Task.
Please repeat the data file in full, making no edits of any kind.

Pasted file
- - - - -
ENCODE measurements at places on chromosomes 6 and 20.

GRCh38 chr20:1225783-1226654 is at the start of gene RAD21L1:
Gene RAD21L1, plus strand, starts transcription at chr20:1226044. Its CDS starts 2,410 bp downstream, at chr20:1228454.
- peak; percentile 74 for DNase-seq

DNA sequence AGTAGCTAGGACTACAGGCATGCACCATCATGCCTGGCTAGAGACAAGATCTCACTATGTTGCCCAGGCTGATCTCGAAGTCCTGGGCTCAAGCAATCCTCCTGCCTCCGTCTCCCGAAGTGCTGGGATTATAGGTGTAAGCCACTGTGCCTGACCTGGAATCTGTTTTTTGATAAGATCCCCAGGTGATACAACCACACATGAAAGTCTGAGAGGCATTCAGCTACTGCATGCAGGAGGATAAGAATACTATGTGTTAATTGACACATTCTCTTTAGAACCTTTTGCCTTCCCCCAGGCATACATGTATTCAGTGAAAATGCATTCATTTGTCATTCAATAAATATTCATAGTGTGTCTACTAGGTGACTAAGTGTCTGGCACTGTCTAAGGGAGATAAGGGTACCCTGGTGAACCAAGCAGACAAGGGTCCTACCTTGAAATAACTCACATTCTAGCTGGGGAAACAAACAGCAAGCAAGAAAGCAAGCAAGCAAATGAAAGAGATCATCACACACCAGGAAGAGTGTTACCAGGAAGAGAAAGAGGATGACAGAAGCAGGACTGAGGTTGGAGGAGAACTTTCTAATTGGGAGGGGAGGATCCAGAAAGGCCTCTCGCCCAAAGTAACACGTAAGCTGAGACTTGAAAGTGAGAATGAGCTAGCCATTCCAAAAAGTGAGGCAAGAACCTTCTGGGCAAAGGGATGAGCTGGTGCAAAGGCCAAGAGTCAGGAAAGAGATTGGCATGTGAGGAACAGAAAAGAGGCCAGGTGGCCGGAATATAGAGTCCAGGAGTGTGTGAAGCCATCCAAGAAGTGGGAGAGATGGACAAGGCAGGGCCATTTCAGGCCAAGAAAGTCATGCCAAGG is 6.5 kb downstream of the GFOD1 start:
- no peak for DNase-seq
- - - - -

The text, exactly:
ENCODE measurements at places on chromosomes 6 and 20.

GRCh38 chr20:1225783-1226654 is at the start of gene RAD21L1:
Gene RAD21L1, plus strand, starts transcription at chr20:1226044. Its CDS starts 2,410 bp downstream, at chr20:1228454.
- peak; percentile 74 for DNase-seq

DNA sequence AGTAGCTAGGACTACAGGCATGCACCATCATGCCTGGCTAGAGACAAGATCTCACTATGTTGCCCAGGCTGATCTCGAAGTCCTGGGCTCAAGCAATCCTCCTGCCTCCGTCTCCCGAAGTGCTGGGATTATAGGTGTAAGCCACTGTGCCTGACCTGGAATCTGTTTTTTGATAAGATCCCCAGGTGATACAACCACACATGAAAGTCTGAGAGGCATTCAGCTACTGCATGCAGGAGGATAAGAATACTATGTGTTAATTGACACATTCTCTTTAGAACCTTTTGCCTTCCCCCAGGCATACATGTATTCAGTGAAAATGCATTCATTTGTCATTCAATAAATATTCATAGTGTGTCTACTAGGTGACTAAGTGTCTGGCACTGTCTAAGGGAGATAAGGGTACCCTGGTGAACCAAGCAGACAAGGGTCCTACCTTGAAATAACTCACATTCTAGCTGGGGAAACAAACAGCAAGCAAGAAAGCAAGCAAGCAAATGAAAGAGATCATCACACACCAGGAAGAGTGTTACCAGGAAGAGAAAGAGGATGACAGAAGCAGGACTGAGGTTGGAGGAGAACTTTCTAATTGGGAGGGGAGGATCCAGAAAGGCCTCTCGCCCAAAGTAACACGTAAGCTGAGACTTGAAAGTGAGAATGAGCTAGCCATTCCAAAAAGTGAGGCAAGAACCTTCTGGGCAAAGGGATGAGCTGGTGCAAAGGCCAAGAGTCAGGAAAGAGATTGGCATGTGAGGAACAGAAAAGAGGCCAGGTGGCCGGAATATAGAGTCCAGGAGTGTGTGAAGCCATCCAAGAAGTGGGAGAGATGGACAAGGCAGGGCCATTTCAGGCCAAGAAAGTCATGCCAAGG is 6.5 kb downstream of the GFOD1 start:
- no peak for DNase-seq